As we all know, there are some data indexing techniques, using by well-known indexing apps, like Lucene (for java) or Lucene.NET (for .NET), MurMurHash, B+Tree etc. For a No-Sql / Object Oriented Database (which I try to write/play a little around with C#), which technique you suggest?

I read about MurMurhash-2 and specially v3 comments say Murmur is very fast. Also Lucene.Net has good comments on it. But what about their memory footprints in general? Is there any efficient solution which uses less footprint (and of course if faster is preferable) than Lucene or Murmur? Or should I write a special index structure to get the best results?

If I try to write my own, then is there any accepted scale for a good indexing, something like 1% of data-node, or 5% of data-node? Any useful hint will be appreciated.


I think you messed up some things in your question. Lucene (I know nothing about Lucene,NET, but I suppose is the same) is a library used to analyze, split in tokens, and store documents in order to be able to query and retrieve them later. Lucene has a pretty old but effective model, it uses inverted trees to find and retrieve documents. Without further details, all documents are split in tokens (terms), and for each term is maintained a data structure, which stores all the documents which contains the given term. As a data structure could be used a BTree, a hash table and in the latest major revisions you can even plug in your own data structures.

A BTree (see Wikipedia page for further details), is a kind of a tree data structure, which is appropriate for working with big chunks of data and is often used for storing tree-like ordered structures on disk. For in-memory other trees performs better.

Murmur hash (see Wikipedia page for further details), is a family of hash functions used in hash table. The implementation of the hash table is not important, it could be a standard chained implementation or more advanced open hash addressing scheme. The idea is that the hash tables allows one to get fast a key, from an unordered set of keys, and can answer to tasks like: is this key part of this set of keys? which is the value associated with this key?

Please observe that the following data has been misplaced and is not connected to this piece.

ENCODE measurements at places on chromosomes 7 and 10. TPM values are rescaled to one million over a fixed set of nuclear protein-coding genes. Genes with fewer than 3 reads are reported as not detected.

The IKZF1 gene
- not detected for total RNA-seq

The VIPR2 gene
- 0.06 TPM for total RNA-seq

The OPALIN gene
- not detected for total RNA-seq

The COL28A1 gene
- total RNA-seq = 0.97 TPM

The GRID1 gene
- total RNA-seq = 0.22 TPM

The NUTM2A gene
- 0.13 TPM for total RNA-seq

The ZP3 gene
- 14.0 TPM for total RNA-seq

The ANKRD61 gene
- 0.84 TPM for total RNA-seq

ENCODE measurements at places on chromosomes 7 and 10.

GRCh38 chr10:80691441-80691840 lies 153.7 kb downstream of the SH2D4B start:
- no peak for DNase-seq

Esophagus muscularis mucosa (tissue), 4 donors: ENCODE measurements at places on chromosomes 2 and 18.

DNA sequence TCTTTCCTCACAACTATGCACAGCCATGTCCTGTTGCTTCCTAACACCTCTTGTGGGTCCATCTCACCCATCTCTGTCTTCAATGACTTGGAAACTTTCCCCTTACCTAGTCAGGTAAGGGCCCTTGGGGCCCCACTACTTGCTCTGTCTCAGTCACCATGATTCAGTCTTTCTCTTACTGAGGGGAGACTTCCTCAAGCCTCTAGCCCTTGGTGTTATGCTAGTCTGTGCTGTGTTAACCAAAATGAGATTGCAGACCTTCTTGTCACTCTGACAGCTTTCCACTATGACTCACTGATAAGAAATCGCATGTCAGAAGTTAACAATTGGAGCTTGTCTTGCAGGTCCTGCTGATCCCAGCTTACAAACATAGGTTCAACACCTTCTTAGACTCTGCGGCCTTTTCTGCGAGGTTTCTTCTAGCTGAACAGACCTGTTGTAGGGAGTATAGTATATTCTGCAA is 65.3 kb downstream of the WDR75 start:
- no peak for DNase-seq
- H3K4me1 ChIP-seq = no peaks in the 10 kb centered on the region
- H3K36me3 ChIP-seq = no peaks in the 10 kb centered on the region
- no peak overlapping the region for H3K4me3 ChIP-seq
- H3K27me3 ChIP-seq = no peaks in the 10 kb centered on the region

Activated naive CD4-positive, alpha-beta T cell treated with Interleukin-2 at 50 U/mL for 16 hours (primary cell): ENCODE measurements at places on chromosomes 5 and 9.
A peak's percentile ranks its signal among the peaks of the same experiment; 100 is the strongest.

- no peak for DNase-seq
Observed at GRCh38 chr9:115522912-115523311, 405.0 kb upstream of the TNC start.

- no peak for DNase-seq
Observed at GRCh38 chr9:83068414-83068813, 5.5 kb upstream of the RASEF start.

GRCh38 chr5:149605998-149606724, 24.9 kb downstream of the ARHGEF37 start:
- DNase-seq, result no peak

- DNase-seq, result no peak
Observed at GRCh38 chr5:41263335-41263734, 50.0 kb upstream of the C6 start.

Now back to your main problem. You have one library (Lucene) and to data structures, both data structures are used in Lucene. Now you see that it is not possible to answer your question in these terms since they are not comparable.

However, regarding you footprint and performance part of the question. First of all you have to know which kind of operations you need to implement.

Do you need only get value for key, or do you need to find all elements in a range? In other words do you need order or not? If you do, than a tree can help. If you do not, than a hash table, which is faster could be used instead.

Do you have a lot of data which does not fit the memory? If yes than a disk-based solution would help (like BTree). If your data fit the memory, than use the fastest in-memory solution and use disk only as a storage (with a different structure, much simpler).

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  • $\begingroup$ Thank you very much Rapaio :) The points you gave me are very useful and gets something clearer..Since I'm a .NET developer and curious one on plain C (i start to learn) and new, fast, reliable, scalable ancd of course fully controllable -in a short term : very excited- techniques..So i need to learn very much..To learn, i try to read so many documents but as you can guess i'm at the start-line.. I didn't know that BTree has advantages on disk (In .Net world, so many writers explain it like : A hierarchical data structure like Linked-List..No More!) Thank you very much again $\endgroup$ – sihirbazzz May 19 '14 at 11:41
  • $\begingroup$ And if you permit me, until there is a higher quality explanation / answer than yours, i want to accept this as answer.. And BTW, Lucene.NET is a .NET implementation of Java's Lucene $\endgroup$ – sihirbazzz May 19 '14 at 11:45

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